At Posh Dogs with Lynette Irwin, a professional dog groomer, you can get a Retriever that Lynette has bred. Lynette has bred 12 litters, worked as a veterinary nurse and currently as a dog groomer. She also runs classes for puppy socialisation and gundog training.
Lynette Irwin has worked with dogs since 1979, over 30 years. She has owned Labradors and Flatcoated Retrievers, has shown them, trained them for agility and obedience and competed in gundog tests and trials, also working as a picker-up on 3 shoots.
You can bring your puppy or dog for training and grooming to us in: Midhurst, Chichester, Petersfield, Haslemere and in Billingshurst.
The column below is her opinion on dogs and how to live with them.
"You are buying a dog for a life of ten to fifteen years; put a little research into what you are getting.
Any dog can have a pedigree! If wanting a pure bred dog you will need evidence of a Kennel Club registration number. This can be applied for when the litter are born so by the time the litter are viewed at 4 weeks the papers should be back or at least evidence of the application. This number is needed if you wish to compete; show or breed from your dog in the future.
On the Kennel Club website there is information on each breed to inform you what health tests the sire and dam of your puppy should have. Breed Society websites will have further information on health problems within the breed and further tests that are available. Some of these are DNA tests which will show the dogs to be either clear, a carrier or affected by the health problem. So long as one parent is clear it is OK to breed from a carrier but not OK to breed from an affected dog. If you have the registration number of the parents you can look up all their health tests on the Kennel Club site.
If the sire and dam have passed all health tests you will expect to pay a good price for the puppy but you are hopefully going to have a healthy dog. The way the pup is reared is still extremely important; a responsible breeder will give you very clear instruction on exercise and feeding. Some examples of health problems are elbow dysplasia and luxating patella, operations to repair these painful conditions cost upwards of £3,000.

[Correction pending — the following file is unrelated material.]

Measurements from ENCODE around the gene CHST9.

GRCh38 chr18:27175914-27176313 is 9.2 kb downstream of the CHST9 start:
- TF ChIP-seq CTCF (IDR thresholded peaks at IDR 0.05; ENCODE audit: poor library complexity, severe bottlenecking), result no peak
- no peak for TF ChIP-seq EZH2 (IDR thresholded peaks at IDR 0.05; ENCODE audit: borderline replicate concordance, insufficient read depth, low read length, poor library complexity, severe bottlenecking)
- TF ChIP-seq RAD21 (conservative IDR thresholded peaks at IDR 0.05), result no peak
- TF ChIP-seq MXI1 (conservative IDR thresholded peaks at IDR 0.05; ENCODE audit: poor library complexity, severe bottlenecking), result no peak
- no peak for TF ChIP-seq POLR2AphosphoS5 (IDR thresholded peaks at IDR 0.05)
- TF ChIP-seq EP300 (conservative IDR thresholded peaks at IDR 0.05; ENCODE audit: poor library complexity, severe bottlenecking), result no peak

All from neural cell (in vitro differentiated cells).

Buying from a responsible breeder, you should get precise information on the characteristics your dog will have and the care required for exercise, training and grooming.
If you are looking to buy a cross breed it is not correct that they will be less likely to get these conditions. Labradors and Poodles both suffer from hip dysplasia and Progressive Retinal Atrophy, a condition where they can go blind. Both parents should therefore still be tested and have certificates of low scores for hips and be clear from eye defects. Poodles and Terriers can both get luxating patella. Labradoodles are not a breed, they are a rip off to get you to pay pure bred price for a cross breed.
Selective cross breeding or breeding out to unregistered dogs may be necessary for some breeds who have become over-exaggerated in appearance or have developed a health problem which is in every one of the registered dogs or have got a dangerously small gene pool.
Cancer seems to be a modern problem in dogs, possibly due to breeding dogs too closely but this is not yet proven and a DNA test is not yet available. It may also be due to modern feeding and additives in foods or environment. Again cancer is also found in cross breeds. On the Kennel Club website it is possible to see the inbreeding co-efficient of each parent and indeed the litter; this should be compared to the average for that breed.
Rescue centres offer a cheap alternative; many re-homing's of older dogs are very successful. If the dog is over a year old you pretty much get what you see, lameness and skin conditions should be evident and a vet should check eyesight, although some eye conditions don’t show until later in life. There may be a number of behavioural problems which don’t really show themselves until they have found their feet at your home. Taking on a puppy when you don’t know either parent is a real lottery.
There is absolutely no excuse for buying a dog from a free ad publication or a puppy farm.
There is every chance that the dog itself or the dam of the puppy has been stolen and has suffered living in horrific conditions. Some bitches rescued from puppy farms have had up to six litters; this is not a natural thing in a domestic pet. Ideally a bitch should not have a litter until she is rising 3, although in tiny breeds it is acceptable younger. I don’t believe it is necessary for any bitch to have more than two litters. I once did take 3 litters from a lovely bitch I owned and she had eclampsia and I nearly lost her. It takes a lot out of them and they take a good 18 months to recover fully. It is likely that puppy farms do not use a vet as they are mostly illegal breeders so if a bitch did get ill she would be allowed to die. The puppies can have numerous inherited health problems plus diseases caused by the living conditions.
When buying from a Kennel Club registered bitch it is possible to see how many litters she has had and at what age, although some unscrupulous breeders are taking a couple of unregistered or cross bred litters from them to make money.
Please ensure that you are not keeping puppy farms in business, helping the increase in dog theft or funding unscrupulous breeders."